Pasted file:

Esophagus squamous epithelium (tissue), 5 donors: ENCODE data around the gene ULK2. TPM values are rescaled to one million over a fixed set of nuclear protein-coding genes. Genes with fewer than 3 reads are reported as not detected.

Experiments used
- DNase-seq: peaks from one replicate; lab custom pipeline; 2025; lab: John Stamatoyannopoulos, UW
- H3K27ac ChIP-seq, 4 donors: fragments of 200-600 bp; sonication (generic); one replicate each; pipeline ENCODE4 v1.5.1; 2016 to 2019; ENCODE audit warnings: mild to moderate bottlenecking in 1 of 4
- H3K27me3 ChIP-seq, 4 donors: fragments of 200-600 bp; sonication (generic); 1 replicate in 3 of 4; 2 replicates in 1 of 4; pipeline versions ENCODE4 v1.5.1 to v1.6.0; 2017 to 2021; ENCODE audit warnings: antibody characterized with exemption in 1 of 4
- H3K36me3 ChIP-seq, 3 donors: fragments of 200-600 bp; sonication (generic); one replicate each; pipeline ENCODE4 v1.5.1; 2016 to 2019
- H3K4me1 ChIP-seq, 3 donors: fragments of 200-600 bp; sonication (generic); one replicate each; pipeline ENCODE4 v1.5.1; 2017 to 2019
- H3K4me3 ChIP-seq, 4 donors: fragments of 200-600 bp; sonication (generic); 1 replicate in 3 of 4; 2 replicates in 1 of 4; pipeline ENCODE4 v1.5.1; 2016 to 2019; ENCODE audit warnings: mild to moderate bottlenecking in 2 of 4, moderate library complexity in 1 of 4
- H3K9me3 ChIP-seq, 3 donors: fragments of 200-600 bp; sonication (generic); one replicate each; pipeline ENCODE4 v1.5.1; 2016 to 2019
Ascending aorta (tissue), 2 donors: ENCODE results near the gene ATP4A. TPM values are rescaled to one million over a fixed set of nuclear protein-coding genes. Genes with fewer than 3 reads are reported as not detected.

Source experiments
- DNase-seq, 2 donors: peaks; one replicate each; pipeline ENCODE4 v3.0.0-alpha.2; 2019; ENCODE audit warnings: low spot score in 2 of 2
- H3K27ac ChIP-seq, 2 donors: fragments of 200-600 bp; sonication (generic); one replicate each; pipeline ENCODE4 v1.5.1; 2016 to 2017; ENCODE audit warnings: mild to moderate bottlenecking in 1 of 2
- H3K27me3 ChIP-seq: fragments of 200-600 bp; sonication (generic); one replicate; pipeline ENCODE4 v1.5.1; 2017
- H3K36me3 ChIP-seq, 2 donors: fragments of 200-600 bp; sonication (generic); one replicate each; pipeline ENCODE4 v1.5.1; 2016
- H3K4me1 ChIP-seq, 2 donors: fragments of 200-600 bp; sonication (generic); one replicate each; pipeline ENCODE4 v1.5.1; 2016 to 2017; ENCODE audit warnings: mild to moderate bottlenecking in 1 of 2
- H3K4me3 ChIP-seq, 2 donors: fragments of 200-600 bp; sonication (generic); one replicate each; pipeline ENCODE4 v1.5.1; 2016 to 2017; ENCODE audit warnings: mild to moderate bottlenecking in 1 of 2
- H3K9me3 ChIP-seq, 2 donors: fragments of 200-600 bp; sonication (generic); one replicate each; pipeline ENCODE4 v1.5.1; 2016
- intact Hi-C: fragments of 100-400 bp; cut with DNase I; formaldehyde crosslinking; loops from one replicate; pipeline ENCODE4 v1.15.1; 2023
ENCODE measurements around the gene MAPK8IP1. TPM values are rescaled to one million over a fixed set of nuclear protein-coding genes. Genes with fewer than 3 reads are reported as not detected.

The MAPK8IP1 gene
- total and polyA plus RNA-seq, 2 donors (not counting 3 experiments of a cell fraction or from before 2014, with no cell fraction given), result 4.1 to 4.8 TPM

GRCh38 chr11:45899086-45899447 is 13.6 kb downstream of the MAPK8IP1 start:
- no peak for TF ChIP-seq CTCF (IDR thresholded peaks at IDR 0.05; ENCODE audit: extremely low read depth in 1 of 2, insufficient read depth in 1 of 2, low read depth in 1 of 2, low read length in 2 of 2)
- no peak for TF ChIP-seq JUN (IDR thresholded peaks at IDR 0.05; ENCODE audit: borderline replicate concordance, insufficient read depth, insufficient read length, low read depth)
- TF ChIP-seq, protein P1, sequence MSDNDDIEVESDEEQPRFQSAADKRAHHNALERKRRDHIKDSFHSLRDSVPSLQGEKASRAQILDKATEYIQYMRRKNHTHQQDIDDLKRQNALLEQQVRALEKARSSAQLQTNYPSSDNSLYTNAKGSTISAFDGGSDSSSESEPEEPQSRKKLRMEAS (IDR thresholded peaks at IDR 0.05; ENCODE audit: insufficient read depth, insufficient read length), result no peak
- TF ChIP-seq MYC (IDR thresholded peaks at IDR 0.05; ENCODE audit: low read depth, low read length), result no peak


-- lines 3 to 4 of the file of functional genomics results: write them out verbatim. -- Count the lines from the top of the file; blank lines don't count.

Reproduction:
- DNase-seq: peaks from one replicate; lab custom pipeline; 2025; lab: John Stamatoyannopoulos, UW
- H3K27ac ChIP-seq, 4 donors: fragments of 200-600 bp; sonication (generic); one replicate each; pipeline ENCODE4 v1.5.1; 2016 to 2019; ENCODE audit warnings: mild to moderate bottlenecking in 1 of 4